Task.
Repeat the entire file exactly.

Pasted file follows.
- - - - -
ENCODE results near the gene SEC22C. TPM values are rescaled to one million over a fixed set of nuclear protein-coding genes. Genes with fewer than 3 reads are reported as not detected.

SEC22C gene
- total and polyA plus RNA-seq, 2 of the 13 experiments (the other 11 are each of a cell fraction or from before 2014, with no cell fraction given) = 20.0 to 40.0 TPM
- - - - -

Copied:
ENCODE results near the gene SEC22C. TPM values are rescaled to one million over a fixed set of nuclear protein-coding genes. Genes with fewer than 3 reads are reported as not detected.

SEC22C gene
- total and polyA plus RNA-seq, 2 of the 13 experiments (the other 11 are each of a cell fraction or from before 2014, with no cell fraction given) = 20.0 to 40.0 TPM